As parents raising bilingual children we know how important it is to give our kids as varied an exposure to their languages as possible. This becomes even more crucial if we are passing on a minority language. Building a network of people who can support us in this task is important and a good and natural place to start are the grandparents.
Heritage and culture
Culture and language go hand in hand – and grandparents are in an ideal position to pass on the family culture. By speaking to their grandchildren about the traditions and customs they are not only bringing in essential words and phrases but are helping your children understand their heritage and background. Encourage your children to ask about traditions, what has changed, how they did things in their youth – you will probably learn something new yourself as well.
A child can never be read to too often! Due to the busy schedule of many parents, it might be a struggle to get enough reading time with your kids. This is where grandparents can be of a great help – if they live close, maybe they can visit the library with the kids and choose the books they are interested in. If they live far away, arrange story time online with granny or grandpa.
Letters and messaging
Practice that writing and reading by staying in contact the old-fashioned way: write letters and cards! Grandparents are of a generation more used to this form of communication so they will be happy to participate. It really does not take that long and we all know what a joy it is to receive a note or a card. Tip: put stamps on your shopping list so you are all prepared. That said, most grandparents nowadays are used to phones and computers, so encourage your kids to stay in touch and help set up the communication channels by making sure that both your parents and your children have the email-addresses, phone numbers etc. for each other.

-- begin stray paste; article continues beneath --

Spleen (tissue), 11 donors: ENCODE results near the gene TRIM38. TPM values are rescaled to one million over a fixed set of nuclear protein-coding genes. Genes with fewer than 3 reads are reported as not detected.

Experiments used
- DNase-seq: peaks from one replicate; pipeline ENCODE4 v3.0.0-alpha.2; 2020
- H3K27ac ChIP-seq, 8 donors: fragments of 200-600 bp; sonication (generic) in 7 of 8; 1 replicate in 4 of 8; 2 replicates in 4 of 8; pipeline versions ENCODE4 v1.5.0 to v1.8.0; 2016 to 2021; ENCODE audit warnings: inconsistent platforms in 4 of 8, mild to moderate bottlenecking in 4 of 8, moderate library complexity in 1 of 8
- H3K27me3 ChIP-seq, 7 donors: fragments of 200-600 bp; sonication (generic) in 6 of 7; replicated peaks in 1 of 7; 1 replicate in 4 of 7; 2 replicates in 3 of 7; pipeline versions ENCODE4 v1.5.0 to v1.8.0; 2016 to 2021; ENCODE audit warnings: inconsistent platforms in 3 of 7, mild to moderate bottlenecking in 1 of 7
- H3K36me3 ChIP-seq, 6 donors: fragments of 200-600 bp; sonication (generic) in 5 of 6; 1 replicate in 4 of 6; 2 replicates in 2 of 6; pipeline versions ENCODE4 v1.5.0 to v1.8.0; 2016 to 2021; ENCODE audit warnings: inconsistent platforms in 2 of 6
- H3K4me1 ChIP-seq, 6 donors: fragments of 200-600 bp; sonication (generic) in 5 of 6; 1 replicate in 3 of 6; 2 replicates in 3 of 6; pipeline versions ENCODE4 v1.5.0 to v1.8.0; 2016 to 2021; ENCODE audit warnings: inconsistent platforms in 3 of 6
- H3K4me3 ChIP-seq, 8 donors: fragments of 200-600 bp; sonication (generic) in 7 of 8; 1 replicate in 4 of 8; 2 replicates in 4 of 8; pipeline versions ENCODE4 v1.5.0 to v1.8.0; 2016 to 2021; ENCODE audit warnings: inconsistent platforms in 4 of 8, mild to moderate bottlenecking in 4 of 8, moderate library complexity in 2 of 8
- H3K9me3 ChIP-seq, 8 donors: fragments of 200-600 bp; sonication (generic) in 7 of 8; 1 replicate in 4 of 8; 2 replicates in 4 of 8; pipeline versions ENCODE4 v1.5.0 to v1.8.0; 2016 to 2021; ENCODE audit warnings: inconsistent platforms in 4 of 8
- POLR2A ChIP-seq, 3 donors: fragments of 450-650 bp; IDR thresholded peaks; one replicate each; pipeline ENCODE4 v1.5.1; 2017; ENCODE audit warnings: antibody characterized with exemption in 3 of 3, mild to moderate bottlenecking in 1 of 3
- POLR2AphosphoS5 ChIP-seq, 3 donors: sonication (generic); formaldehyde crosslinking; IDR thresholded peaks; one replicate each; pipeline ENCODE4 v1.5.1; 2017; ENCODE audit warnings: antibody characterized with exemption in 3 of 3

I had a very close relationship to my mother when growing up, however, I remember how it was sometimes easier to speak to one of my grandmothers (unfortunately, I never got to meet any of my grandfathers). I wish that all children would have a close relationship to someone, in addition to their parents, who they can trust and share their feelings with – another reason why the family languages are so important. Grandparents may just have that extra bit of time patience when a small person needs someone to talk to. They will stop and listen instead of saying “Tell me later”.
When grandparents are far away
Bilingual children often grow up with at least one half of the extended family living far away, sometime both sets of grandparents live in a different country. You can find tips on how to stay in touch in this article: Bilingual children and long-distance family relationships.
If there are no grandparents
Of course, due to family or other circumstances not all children have the luxury of a close or even any relationship with their grandparents. If this is the case in your family, maybe you can find an older person in your community who could step in and be that older generation connection?
“A child needs a grandparent, anybody’s grandparent, to grow a little more securely into an unfamiliar world.” – Charles and Ann Morse
G is for Grandparents is my chosen topic for the A-Z of Raising Multilingual Children organised by The Piri-Piri Lexicon. Don’t forget to check out all the other inspiring posts from my fellow bloggers!
May the peace and power be with you. Yours, Rita © Rita Rosenback 2019
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